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In Touch With Grandparents

In Touch With Grandparents

In the olden days it was common for children to grow up surrounded by grandparents, aunts, uncles, cousins and siblings. Today we see many nuclear families living far away from other members of the family, primarily due to career considerations. Of all such relationships the most significant is the one of grandparents and grandchildren.

While physical distance becomes a big factor in fewer visits of children to their grandparents’ home or vice versa, there are ways in which you can encourage your children to stay connected with their grandparents.

  • Place in your child’s room a framed picture of both sets of grandparents so that they become a part of his daily life. Tell him about where they live.
  • Take a look at your photo albums regularly so that your child can remember his visits to their house. And instead of recounting a bed-time story, regale your child with incidents from your childhood involving the grandparents as well.
  • Buy your child his own photo book with family pictures in it. He may want to look at the snaps in his room, car and anywhere, within easy reach.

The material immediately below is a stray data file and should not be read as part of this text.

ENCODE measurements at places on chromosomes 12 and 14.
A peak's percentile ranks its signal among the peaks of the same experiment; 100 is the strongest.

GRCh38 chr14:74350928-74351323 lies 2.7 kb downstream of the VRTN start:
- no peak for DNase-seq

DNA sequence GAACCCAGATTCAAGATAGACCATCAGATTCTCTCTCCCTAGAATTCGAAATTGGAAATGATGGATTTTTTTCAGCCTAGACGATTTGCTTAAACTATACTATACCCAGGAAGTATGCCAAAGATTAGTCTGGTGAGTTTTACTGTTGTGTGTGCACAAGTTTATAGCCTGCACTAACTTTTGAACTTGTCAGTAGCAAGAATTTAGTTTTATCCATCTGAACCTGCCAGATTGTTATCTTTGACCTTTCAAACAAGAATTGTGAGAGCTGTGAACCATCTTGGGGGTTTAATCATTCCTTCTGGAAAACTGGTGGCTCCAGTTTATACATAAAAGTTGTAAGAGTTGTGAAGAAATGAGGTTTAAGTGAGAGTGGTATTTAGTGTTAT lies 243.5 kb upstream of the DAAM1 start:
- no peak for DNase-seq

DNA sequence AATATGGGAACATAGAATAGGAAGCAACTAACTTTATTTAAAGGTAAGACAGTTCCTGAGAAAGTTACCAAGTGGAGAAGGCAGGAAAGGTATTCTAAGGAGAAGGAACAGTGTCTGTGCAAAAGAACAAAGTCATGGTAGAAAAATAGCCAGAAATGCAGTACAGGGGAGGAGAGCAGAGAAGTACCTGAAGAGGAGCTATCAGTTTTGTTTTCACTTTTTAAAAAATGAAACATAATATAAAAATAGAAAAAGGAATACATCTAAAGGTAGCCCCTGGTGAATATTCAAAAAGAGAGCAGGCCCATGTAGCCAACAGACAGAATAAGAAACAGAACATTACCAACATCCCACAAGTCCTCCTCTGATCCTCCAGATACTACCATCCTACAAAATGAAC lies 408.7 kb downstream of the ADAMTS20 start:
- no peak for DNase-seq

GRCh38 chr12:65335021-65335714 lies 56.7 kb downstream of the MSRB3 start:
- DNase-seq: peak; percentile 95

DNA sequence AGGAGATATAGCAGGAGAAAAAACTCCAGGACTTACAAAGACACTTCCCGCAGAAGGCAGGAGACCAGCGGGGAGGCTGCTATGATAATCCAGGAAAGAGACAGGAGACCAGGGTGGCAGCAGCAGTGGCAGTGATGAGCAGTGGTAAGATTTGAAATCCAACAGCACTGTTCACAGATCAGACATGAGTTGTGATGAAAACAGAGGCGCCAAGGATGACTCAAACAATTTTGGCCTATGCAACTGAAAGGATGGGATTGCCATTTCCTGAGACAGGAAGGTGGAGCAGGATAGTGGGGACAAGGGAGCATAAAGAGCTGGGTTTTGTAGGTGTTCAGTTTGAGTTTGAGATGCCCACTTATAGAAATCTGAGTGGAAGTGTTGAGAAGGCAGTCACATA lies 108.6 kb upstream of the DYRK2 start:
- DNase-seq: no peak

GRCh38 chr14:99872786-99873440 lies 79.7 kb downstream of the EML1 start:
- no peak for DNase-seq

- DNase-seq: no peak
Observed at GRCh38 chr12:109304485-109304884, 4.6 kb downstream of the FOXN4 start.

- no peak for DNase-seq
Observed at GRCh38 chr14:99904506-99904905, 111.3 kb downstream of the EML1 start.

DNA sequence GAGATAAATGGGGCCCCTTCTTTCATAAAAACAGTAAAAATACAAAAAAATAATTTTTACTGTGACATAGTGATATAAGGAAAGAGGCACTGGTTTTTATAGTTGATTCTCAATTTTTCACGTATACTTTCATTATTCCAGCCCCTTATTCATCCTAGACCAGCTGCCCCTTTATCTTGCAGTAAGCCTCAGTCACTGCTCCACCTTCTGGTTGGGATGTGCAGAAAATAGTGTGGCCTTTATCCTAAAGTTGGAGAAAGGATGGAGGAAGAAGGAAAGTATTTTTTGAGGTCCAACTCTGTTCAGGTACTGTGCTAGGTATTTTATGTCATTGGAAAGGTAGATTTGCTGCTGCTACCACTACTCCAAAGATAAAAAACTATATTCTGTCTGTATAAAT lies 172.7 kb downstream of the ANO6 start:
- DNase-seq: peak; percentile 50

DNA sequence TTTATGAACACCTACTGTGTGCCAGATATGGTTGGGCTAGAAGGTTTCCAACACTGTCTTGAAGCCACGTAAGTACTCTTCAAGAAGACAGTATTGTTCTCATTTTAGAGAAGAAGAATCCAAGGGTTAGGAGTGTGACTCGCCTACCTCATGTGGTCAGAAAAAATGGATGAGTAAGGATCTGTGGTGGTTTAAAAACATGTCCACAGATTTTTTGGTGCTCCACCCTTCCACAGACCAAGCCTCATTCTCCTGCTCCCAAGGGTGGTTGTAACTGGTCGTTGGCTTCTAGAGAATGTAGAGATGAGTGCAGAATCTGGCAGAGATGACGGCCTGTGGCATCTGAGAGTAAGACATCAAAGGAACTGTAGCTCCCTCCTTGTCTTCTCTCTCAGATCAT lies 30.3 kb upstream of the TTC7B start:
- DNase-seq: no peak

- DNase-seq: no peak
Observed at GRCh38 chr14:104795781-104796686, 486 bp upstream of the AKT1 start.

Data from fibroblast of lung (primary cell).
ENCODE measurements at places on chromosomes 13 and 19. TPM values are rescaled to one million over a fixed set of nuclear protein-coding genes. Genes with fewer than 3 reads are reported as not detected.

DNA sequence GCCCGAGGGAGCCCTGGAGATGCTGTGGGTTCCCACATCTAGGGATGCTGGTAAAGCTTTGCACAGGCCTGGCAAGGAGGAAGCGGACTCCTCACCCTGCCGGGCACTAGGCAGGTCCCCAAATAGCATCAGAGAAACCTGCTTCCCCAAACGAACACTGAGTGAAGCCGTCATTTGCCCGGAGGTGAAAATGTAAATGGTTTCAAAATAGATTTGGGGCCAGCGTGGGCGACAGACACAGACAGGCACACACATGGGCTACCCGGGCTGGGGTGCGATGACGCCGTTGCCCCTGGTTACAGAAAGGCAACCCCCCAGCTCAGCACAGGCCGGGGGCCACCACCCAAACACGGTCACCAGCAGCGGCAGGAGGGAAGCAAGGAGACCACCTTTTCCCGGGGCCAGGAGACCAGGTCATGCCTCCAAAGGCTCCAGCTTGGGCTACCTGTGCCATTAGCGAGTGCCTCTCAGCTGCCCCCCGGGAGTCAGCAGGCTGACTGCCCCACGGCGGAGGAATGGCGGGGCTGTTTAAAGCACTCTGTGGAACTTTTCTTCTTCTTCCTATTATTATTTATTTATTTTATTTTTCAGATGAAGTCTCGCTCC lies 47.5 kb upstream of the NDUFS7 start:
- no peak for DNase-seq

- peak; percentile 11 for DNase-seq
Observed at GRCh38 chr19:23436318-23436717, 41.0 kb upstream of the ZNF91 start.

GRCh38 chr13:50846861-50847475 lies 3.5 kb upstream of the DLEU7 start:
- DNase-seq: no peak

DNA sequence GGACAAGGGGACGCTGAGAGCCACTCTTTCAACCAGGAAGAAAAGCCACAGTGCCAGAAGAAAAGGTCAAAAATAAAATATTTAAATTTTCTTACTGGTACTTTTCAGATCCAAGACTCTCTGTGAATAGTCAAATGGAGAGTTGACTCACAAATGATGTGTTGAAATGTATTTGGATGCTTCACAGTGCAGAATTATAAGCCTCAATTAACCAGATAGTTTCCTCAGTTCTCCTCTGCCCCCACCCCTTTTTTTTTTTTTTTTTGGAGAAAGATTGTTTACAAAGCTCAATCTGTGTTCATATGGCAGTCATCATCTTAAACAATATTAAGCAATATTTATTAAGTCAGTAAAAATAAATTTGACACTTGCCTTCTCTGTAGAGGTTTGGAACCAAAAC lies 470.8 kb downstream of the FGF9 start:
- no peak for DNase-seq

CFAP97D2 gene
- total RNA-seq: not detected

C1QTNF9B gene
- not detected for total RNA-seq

• Have your child’s grandparents purchase some age-appropriate books and record them reading the book in their own voice. Give the books and the audiotape as a gift to your child.
  • Have your child’s grandparents send a postcard or greeting card to your child. Children love to get mail, especially from grandma and grandpa!
  • Let your child talk/listen on the phone from an early age so they can recognize their grandparents’ voices.
  • If you are a video aficionado ask your child to prepare a home video when grandma and grandpa come visiting next.

To keep the grandparents updated on your child’s development:

  • Record videotapes of your child’s birthday, annual sports day, day at the beach and mail such events to the grandparents. They want to stay abreast with the latest happenings in their grandchild’s life.
  • Send hand print gifts like flowerpots, napkin holders or even just hand print/footprint pictures like a butterfly and ghost so that they can see how much their grandchild has grown.
  • Also send paintings, drawings, colored pictures and cards carrying a hand print on the page.
  • If your child has received a gift from a grandparent, let him send a thank you card. He may be only two years old but he can surely colour or paint a picture! He supplies the art, you supply the words – for now anyway.
  • Of course, send photos regularly.
With such connectivity, is it any wonder that the bond between grandparents and grandchildren should grow strong.

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